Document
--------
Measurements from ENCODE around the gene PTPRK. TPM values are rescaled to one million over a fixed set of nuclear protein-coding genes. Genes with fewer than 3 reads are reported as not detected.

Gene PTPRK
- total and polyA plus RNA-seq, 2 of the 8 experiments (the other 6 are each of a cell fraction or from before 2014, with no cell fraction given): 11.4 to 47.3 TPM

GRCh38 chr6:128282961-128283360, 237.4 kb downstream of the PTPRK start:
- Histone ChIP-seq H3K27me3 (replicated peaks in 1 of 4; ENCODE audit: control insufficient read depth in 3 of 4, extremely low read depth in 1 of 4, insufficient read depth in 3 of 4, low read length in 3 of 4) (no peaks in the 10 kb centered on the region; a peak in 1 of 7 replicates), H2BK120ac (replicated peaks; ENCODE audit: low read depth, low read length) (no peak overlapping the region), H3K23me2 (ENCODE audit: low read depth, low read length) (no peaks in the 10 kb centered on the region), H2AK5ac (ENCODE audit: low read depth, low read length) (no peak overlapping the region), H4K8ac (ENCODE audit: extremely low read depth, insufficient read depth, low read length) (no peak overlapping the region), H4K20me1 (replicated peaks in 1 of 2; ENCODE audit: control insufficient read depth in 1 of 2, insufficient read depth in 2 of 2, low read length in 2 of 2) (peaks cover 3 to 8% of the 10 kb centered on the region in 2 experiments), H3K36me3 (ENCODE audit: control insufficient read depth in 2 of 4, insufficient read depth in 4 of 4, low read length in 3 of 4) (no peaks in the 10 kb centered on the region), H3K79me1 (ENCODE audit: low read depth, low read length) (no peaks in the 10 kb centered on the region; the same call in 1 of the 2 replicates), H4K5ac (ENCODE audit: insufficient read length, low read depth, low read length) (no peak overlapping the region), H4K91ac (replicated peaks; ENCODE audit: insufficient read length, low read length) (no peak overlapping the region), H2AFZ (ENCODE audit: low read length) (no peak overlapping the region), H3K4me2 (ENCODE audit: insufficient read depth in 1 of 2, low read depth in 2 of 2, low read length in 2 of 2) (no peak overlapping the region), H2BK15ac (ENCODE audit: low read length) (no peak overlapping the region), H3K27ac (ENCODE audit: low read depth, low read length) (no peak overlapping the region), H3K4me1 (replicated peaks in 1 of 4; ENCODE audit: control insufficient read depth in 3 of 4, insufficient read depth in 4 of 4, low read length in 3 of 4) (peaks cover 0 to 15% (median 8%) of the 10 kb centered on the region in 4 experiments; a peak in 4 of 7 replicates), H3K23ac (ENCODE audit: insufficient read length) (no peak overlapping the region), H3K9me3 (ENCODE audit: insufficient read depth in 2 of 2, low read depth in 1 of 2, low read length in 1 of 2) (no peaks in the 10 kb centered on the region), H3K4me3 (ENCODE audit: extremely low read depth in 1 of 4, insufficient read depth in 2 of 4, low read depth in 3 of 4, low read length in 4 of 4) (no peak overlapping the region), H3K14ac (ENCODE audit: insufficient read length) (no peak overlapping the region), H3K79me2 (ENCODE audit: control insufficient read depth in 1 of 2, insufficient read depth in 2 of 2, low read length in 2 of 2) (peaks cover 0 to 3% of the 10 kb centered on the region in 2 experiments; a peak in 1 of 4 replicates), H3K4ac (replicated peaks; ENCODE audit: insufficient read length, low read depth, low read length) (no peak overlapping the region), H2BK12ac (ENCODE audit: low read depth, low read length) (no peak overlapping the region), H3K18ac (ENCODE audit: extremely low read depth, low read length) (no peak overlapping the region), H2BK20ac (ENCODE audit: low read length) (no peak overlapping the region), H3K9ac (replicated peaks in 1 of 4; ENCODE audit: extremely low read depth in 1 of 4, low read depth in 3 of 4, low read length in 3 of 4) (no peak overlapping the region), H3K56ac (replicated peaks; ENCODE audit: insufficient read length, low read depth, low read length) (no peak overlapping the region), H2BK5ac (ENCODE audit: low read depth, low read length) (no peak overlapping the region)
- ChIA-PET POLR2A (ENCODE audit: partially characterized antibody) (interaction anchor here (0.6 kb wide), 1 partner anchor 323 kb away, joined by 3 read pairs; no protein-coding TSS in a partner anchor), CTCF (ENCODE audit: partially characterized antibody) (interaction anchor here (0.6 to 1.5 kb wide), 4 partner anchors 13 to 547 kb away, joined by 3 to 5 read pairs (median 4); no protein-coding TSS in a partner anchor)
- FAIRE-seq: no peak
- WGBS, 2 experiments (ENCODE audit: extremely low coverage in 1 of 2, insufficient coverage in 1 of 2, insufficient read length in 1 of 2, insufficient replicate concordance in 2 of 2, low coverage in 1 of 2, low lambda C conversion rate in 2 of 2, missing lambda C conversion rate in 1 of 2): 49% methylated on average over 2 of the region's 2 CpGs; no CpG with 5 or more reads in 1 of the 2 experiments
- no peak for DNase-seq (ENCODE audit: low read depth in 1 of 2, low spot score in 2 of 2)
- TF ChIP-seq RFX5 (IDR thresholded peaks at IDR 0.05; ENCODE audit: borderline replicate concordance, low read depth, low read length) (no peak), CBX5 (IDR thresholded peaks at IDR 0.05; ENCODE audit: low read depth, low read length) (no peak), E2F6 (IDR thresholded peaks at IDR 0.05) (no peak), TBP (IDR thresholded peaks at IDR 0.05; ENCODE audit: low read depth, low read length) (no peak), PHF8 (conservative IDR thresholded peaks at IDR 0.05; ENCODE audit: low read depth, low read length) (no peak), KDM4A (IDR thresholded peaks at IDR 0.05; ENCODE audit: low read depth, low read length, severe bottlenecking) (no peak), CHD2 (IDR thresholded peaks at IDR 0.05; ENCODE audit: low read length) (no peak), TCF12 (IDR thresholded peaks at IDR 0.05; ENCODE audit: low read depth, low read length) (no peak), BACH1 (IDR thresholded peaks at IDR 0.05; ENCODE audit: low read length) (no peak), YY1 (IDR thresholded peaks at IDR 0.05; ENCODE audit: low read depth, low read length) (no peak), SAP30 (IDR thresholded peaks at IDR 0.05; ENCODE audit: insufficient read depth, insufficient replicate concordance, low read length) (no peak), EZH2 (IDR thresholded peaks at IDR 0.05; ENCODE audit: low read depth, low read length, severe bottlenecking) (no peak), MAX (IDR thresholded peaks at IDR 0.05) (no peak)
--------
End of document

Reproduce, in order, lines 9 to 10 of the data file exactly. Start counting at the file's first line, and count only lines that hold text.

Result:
- no peak for DNase-seq (ENCODE audit: low read depth in 1 of 2, low spot score in 2 of 2)
- TF ChIP-seq RFX5 (IDR thresholded peaks at IDR 0.05; ENCODE audit: borderline replicate concordance, low read depth, low read length) (no peak), CBX5 (IDR thresholded peaks at IDR 0.05; ENCODE audit: low read depth, low read length) (no peak), E2F6 (IDR thresholded peaks at IDR 0.05) (no peak), TBP (IDR thresholded peaks at IDR 0.05; ENCODE audit: low read depth, low read length) (no peak), PHF8 (conservative IDR thresholded peaks at IDR 0.05; ENCODE audit: low read depth, low read length) (no peak), KDM4A (IDR thresholded peaks at IDR 0.05; ENCODE audit: low read depth, low read length, severe bottlenecking) (no peak), CHD2 (IDR thresholded peaks at IDR 0.05; ENCODE audit: low read length) (no peak), TCF12 (IDR thresholded peaks at IDR 0.05; ENCODE audit: low read depth, low read length) (no peak), BACH1 (IDR thresholded peaks at IDR 0.05; ENCODE audit: low read length) (no peak), YY1 (IDR thresholded peaks at IDR 0.05; ENCODE audit: low read depth, low read length) (no peak), SAP30 (IDR thresholded peaks at IDR 0.05; ENCODE audit: insufficient read depth, insufficient replicate concordance, low read length) (no peak), EZH2 (IDR thresholded peaks at IDR 0.05; ENCODE audit: low read depth, low read length, severe bottlenecking) (no peak), MAX (IDR thresholded peaks at IDR 0.05) (no peak)